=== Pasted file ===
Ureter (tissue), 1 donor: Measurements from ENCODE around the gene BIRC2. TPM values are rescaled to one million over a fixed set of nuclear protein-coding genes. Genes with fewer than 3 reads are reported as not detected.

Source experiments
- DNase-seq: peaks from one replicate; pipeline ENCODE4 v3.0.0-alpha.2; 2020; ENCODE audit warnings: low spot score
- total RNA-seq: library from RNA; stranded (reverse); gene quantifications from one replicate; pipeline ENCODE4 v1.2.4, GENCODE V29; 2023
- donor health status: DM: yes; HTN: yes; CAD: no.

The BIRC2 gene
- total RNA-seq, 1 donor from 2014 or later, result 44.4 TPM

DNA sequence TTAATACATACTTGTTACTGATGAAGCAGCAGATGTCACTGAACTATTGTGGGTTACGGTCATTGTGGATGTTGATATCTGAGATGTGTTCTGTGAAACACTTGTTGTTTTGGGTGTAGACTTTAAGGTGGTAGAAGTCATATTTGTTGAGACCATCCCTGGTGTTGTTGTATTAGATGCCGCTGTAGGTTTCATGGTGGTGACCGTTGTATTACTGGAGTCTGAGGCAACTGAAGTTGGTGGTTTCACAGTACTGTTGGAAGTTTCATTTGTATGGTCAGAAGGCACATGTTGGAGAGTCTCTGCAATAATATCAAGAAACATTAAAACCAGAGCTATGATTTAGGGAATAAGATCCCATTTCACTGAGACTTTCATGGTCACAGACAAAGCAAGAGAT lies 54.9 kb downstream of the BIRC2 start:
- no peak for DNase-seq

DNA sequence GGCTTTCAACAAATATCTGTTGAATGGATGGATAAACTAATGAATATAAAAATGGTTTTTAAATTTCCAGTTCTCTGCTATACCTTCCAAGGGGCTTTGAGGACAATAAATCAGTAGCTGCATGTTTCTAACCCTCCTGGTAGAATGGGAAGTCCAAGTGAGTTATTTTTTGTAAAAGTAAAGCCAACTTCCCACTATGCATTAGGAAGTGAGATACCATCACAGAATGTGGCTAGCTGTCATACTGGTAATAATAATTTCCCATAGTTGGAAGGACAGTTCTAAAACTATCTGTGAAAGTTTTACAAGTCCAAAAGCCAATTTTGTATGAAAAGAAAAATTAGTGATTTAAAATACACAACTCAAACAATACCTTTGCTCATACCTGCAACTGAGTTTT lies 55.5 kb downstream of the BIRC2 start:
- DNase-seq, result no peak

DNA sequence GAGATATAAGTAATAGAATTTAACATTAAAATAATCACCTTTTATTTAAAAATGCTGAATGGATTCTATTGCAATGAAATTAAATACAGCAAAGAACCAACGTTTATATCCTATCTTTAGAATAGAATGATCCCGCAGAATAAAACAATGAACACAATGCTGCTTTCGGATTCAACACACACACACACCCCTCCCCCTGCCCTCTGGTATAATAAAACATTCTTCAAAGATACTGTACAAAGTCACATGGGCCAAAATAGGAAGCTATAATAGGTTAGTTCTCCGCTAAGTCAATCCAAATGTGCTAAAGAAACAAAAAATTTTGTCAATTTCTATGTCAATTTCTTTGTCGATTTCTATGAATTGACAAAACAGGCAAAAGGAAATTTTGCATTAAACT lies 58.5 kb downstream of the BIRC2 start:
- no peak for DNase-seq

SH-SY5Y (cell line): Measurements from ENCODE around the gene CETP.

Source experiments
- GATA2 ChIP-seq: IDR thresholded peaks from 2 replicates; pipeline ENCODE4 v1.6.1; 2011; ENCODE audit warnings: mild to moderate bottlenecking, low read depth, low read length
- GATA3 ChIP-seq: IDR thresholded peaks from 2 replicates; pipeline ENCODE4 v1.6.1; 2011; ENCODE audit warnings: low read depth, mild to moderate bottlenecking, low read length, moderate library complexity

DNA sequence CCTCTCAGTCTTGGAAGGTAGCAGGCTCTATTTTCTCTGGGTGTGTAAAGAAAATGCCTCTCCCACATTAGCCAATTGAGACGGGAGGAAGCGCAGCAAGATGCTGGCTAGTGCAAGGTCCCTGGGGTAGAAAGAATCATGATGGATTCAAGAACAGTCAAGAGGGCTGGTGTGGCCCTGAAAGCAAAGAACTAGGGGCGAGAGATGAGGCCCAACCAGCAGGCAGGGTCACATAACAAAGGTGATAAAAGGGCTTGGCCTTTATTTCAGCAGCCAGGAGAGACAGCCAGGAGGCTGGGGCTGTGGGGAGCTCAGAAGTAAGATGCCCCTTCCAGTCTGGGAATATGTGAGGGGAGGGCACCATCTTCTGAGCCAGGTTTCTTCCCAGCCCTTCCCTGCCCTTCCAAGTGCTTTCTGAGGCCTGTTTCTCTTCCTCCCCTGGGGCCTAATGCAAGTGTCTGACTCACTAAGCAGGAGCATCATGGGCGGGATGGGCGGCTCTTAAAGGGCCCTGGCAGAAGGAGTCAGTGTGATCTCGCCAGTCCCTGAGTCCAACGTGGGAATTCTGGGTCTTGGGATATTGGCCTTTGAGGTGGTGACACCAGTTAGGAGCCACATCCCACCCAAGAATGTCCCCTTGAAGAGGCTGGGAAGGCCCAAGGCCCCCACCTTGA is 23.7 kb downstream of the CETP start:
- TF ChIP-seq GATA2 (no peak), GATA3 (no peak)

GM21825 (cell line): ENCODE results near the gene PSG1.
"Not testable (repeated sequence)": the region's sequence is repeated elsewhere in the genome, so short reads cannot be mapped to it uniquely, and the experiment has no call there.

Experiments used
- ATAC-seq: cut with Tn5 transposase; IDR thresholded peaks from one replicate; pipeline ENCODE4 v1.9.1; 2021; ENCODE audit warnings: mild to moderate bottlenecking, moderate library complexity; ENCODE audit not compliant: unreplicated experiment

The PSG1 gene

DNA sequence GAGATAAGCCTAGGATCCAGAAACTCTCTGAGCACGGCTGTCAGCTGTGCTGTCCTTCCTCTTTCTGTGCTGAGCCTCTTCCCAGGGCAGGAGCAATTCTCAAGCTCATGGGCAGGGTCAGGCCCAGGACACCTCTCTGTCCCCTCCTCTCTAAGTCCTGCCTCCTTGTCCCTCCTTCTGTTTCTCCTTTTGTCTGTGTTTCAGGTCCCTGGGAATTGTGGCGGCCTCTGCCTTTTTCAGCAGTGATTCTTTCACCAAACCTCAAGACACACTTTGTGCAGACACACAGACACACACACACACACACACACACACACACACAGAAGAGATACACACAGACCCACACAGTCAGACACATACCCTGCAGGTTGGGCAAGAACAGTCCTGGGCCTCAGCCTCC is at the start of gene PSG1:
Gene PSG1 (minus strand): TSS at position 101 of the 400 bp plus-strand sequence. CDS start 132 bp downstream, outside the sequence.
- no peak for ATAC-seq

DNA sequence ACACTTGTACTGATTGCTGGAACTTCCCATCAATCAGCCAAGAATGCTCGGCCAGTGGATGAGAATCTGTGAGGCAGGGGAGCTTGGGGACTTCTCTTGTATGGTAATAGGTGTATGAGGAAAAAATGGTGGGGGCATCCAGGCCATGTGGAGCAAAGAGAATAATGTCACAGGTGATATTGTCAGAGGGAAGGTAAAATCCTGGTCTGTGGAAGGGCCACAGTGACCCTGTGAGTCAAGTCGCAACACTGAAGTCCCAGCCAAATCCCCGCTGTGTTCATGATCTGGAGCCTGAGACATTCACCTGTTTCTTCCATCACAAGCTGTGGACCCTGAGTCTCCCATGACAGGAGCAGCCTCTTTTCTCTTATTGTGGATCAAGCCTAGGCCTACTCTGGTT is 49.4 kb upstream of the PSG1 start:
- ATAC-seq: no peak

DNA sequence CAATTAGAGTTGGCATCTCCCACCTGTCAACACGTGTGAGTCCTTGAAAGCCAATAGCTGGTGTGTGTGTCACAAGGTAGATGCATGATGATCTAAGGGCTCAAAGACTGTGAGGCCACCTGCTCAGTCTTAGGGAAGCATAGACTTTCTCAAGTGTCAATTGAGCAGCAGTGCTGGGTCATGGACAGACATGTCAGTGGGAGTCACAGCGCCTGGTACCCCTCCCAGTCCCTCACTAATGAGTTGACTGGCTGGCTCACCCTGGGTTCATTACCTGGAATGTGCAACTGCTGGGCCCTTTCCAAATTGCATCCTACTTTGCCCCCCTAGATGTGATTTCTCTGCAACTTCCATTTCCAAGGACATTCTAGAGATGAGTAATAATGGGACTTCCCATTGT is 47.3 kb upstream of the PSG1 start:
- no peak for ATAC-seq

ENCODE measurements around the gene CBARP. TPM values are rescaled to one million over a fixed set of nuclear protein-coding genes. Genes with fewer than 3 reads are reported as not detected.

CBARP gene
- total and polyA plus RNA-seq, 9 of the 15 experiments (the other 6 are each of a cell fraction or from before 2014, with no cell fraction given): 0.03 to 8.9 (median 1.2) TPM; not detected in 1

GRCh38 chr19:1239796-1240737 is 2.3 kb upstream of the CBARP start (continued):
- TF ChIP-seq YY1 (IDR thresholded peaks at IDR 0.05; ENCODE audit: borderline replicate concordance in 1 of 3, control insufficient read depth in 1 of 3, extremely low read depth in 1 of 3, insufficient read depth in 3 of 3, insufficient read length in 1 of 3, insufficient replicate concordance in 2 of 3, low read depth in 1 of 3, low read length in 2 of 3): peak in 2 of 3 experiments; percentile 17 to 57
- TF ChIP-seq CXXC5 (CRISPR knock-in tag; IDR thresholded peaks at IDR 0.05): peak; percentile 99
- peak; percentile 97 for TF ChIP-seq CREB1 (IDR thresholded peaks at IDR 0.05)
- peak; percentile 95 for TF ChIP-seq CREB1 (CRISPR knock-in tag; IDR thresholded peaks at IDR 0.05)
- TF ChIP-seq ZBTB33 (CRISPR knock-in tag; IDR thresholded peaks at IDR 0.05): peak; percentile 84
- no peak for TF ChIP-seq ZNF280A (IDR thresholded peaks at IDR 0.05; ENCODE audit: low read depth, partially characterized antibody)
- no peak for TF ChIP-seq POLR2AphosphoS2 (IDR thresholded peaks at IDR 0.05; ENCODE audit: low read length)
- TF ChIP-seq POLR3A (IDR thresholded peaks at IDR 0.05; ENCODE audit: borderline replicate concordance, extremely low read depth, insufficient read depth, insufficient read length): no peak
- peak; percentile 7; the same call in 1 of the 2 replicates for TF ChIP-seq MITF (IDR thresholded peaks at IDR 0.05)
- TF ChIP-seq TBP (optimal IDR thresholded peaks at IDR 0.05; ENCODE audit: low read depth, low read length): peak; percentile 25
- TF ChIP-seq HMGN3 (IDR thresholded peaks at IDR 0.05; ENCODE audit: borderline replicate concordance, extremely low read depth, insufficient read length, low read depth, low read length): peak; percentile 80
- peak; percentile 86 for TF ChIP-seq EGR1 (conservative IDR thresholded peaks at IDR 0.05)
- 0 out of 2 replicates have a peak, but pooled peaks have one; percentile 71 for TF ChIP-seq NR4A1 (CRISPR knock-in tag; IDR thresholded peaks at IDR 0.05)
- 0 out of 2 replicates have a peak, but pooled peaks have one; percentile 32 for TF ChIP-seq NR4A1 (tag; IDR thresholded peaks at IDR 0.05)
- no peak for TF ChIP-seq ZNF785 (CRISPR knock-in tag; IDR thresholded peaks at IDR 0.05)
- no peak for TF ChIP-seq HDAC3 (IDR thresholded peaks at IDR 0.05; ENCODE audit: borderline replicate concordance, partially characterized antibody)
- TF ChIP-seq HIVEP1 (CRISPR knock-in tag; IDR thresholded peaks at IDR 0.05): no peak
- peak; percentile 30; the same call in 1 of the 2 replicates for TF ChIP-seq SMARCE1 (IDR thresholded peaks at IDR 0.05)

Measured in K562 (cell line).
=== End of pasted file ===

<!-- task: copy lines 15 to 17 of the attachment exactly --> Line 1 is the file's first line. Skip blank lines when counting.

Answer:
Source experiments
- GATA2 ChIP-seq: IDR thresholded peaks from 2 replicates; pipeline ENCODE4 v1.6.1; 2011; ENCODE audit warnings: mild to moderate bottlenecking, low read depth, low read length
- GATA3 ChIP-seq: IDR thresholded peaks from 2 replicates; pipeline ENCODE4 v1.6.1; 2011; ENCODE audit warnings: low read depth, mild to moderate bottlenecking, low read length, moderate library complexity